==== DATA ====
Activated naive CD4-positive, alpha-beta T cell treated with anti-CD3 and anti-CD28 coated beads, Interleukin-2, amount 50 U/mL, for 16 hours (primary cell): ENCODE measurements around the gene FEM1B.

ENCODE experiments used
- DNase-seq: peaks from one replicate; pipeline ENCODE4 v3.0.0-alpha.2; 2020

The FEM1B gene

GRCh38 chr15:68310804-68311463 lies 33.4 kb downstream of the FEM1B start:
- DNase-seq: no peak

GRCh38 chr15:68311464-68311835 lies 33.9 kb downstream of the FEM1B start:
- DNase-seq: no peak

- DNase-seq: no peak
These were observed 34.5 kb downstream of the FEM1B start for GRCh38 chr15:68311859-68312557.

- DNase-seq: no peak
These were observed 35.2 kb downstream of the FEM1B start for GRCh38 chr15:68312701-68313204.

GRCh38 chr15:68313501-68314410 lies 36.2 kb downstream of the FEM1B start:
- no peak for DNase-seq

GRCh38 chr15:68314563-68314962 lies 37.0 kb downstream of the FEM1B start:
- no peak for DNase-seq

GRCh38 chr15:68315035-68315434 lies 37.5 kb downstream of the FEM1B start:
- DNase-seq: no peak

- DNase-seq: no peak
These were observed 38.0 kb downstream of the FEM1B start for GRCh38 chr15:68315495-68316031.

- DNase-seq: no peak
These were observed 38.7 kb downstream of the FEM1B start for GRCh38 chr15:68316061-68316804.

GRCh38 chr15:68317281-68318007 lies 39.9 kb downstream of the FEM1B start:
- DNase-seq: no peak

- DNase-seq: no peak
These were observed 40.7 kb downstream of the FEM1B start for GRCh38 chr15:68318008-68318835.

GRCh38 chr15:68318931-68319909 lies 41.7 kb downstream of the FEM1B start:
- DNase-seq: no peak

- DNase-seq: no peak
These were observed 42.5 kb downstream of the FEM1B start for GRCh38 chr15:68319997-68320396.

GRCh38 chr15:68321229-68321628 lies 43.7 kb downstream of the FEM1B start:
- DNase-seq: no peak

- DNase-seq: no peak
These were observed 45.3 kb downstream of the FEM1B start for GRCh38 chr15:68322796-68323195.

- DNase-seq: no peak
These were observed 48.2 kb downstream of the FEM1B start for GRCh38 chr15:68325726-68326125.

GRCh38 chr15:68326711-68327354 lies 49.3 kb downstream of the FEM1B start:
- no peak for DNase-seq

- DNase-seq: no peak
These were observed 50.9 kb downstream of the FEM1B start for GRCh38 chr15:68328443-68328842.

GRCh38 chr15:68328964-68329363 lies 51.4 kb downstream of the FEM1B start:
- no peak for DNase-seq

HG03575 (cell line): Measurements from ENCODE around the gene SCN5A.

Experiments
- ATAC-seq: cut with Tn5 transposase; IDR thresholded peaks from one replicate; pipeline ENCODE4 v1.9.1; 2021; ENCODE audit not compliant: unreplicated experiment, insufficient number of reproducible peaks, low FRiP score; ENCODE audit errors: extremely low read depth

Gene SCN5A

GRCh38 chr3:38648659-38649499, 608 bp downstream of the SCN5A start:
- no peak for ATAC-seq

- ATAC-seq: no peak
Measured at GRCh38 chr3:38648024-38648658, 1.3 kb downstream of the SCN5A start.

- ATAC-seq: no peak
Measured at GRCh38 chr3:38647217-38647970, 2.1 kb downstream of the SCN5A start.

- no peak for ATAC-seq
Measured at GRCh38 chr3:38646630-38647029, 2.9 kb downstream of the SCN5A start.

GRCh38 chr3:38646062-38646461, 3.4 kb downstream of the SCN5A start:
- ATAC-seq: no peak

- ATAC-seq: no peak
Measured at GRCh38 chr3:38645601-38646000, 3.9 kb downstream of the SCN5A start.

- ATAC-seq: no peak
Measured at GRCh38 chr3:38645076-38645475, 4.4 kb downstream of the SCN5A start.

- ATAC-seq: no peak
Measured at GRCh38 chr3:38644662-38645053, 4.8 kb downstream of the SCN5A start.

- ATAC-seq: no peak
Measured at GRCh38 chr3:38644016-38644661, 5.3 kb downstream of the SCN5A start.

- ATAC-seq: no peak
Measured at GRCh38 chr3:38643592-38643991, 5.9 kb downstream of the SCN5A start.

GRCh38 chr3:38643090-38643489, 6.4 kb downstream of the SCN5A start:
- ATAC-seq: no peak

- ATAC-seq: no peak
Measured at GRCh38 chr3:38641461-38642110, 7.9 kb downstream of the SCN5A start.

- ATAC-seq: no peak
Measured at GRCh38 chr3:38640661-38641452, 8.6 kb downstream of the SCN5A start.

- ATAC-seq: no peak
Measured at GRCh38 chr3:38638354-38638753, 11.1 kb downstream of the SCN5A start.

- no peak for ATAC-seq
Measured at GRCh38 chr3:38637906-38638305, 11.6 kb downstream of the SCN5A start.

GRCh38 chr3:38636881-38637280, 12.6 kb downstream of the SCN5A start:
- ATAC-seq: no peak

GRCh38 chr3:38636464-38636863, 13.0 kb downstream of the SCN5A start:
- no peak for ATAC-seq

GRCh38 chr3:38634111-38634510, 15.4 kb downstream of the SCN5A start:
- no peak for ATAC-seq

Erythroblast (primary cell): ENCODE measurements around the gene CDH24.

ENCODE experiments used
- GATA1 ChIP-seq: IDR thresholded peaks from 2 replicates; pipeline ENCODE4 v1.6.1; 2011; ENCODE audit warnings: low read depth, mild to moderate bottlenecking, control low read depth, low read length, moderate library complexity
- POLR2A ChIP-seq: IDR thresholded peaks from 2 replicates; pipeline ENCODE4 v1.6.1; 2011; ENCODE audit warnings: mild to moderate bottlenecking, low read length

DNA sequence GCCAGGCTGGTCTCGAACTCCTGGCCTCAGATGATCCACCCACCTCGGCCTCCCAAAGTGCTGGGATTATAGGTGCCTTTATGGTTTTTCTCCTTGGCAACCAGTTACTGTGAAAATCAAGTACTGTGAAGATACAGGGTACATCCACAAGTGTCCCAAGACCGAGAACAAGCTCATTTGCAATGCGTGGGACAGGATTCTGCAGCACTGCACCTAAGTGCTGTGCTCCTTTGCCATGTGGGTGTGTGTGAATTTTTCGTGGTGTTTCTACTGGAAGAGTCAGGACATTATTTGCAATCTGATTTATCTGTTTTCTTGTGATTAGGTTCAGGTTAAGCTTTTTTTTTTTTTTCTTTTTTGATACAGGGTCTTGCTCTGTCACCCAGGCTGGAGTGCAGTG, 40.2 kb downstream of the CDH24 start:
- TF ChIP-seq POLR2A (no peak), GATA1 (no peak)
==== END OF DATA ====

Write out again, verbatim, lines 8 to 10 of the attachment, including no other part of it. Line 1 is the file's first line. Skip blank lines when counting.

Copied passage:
- DNase-seq: no peak

- DNase-seq: no peak
These were observed 34.5 kb downstream of the FEM1B start for GRCh38 chr15:68311859-68312557.